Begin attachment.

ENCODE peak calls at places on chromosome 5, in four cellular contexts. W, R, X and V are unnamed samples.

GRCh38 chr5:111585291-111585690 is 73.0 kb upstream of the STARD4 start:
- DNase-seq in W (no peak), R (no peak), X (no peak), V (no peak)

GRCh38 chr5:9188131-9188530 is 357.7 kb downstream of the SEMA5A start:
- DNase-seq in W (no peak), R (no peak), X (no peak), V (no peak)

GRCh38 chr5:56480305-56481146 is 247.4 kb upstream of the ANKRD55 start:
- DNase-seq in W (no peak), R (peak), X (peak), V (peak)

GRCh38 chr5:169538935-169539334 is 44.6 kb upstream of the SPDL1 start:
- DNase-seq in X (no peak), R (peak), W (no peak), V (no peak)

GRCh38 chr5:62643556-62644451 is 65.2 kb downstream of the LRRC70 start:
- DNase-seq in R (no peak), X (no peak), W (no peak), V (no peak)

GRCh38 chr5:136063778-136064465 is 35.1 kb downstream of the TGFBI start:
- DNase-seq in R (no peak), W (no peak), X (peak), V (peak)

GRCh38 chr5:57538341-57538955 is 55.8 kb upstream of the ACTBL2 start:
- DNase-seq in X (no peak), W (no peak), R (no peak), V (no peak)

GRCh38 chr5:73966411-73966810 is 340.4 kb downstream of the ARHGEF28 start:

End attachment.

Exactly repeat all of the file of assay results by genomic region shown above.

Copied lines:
ENCODE peak calls at places on chromosome 5, in four cellular contexts. W, R, X and V are unnamed samples.

GRCh38 chr5:111585291-111585690 is 73.0 kb upstream of the STARD4 start:
- DNase-seq in W (no peak), R (no peak), X (no peak), V (no peak)

GRCh38 chr5:9188131-9188530 is 357.7 kb downstream of the SEMA5A start:
- DNase-seq in W (no peak), R (no peak), X (no peak), V (no peak)

GRCh38 chr5:56480305-56481146 is 247.4 kb upstream of the ANKRD55 start:
- DNase-seq in W (no peak), R (peak), X (peak), V (peak)

GRCh38 chr5:169538935-169539334 is 44.6 kb upstream of the SPDL1 start:
- DNase-seq in X (no peak), R (peak), W (no peak), V (no peak)

GRCh38 chr5:62643556-62644451 is 65.2 kb downstream of the LRRC70 start:
- DNase-seq in R (no peak), X (no peak), W (no peak), V (no peak)

GRCh38 chr5:136063778-136064465 is 35.1 kb downstream of the TGFBI start:
- DNase-seq in R (no peak), W (no peak), X (peak), V (peak)

GRCh38 chr5:57538341-57538955 is 55.8 kb upstream of the ACTBL2 start:
- DNase-seq in X (no peak), W (no peak), R (no peak), V (no peak)

GRCh38 chr5:73966411-73966810 is 340.4 kb downstream of the ARHGEF28 start: